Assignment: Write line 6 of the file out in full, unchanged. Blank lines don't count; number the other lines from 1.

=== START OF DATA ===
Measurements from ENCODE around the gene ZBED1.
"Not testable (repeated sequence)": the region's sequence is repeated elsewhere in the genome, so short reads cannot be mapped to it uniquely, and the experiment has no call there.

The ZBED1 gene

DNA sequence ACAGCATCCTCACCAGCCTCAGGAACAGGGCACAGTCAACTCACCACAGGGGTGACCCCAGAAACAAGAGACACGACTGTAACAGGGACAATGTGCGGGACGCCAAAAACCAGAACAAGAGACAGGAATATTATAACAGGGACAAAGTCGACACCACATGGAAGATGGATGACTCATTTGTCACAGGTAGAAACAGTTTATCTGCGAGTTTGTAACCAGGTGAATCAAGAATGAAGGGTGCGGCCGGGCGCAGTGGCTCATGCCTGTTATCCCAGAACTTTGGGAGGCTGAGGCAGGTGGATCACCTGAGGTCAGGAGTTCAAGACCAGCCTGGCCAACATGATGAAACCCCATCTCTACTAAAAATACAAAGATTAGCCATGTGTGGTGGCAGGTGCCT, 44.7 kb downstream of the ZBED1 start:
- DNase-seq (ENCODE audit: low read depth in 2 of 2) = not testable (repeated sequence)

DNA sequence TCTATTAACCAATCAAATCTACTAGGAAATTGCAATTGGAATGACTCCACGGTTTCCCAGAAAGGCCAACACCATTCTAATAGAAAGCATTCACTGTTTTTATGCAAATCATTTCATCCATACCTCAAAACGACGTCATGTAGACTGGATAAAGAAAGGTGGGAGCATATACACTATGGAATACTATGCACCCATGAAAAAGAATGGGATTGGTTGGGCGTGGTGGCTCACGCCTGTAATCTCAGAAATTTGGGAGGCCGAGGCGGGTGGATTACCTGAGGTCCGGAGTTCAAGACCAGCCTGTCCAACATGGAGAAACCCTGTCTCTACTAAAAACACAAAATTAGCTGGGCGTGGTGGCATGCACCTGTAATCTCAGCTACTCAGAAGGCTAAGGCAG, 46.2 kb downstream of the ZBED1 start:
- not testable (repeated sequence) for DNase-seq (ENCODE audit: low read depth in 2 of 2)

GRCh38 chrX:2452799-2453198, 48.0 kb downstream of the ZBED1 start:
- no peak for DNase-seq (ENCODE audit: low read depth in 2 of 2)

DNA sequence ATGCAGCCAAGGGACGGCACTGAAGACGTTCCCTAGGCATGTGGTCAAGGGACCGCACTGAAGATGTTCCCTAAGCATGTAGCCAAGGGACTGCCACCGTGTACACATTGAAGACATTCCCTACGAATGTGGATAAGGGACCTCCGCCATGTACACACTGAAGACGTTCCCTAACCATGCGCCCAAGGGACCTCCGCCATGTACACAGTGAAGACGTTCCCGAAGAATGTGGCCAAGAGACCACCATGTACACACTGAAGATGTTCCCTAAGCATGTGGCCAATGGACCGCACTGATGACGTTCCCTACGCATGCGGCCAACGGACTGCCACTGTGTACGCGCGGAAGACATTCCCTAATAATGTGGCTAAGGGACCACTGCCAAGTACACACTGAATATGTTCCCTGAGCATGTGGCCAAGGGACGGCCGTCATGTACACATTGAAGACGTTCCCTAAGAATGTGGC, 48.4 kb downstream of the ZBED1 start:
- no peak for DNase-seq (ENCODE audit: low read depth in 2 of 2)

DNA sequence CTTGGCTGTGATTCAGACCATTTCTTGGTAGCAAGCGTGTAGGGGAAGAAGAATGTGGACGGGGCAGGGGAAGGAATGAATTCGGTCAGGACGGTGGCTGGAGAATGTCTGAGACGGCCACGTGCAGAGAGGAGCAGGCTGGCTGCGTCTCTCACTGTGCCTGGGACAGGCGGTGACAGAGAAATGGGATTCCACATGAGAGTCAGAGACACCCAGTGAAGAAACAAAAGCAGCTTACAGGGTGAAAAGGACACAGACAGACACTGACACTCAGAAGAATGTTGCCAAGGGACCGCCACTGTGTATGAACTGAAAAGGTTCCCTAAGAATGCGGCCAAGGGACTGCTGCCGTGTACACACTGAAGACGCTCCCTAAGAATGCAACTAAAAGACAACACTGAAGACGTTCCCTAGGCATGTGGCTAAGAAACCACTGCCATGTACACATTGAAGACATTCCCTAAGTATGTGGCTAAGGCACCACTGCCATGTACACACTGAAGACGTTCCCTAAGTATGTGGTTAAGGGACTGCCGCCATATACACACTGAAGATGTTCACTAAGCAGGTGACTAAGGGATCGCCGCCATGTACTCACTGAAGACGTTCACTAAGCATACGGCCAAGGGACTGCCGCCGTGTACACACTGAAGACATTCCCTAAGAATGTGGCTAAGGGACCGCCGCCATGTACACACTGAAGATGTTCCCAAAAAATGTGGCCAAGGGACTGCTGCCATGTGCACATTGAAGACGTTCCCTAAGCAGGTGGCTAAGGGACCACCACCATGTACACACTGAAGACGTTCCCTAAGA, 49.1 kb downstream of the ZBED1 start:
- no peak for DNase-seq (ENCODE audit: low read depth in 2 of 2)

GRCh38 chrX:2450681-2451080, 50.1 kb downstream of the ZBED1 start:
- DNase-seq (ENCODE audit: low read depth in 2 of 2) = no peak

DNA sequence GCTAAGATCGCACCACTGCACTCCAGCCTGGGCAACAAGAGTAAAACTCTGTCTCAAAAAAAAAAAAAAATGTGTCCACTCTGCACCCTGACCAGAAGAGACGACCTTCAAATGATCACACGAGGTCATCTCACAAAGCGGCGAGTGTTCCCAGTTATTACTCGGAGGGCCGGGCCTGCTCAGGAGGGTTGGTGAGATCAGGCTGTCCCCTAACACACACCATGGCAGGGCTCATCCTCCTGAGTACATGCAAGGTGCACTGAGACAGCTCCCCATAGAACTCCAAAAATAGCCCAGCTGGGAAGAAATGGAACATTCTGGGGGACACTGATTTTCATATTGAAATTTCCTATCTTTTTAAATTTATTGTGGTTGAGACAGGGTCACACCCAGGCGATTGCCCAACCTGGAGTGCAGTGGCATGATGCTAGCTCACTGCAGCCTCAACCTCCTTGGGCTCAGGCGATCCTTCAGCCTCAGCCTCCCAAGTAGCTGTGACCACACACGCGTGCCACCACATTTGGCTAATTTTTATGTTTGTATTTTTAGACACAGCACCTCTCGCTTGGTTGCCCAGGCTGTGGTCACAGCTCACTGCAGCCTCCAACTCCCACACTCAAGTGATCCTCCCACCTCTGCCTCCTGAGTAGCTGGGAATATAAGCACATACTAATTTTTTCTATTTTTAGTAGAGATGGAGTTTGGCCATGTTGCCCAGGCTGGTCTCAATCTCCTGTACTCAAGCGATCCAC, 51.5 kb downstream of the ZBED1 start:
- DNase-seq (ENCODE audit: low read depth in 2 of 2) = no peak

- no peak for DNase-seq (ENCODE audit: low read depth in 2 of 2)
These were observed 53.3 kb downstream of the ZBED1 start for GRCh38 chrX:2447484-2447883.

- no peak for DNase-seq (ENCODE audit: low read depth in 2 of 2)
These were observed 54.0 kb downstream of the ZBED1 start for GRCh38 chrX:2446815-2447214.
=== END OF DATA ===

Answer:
DNA sequence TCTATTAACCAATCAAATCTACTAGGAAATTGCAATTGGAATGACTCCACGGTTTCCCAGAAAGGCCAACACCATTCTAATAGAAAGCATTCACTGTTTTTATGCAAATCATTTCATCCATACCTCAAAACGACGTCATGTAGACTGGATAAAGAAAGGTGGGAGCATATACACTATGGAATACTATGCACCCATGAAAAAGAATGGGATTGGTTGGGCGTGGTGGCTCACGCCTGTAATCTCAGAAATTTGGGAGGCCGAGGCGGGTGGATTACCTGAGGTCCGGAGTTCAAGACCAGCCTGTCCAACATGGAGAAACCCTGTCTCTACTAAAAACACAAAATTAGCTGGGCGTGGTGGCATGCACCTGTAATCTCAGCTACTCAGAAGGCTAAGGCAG, 46.2 kb downstream of the ZBED1 start: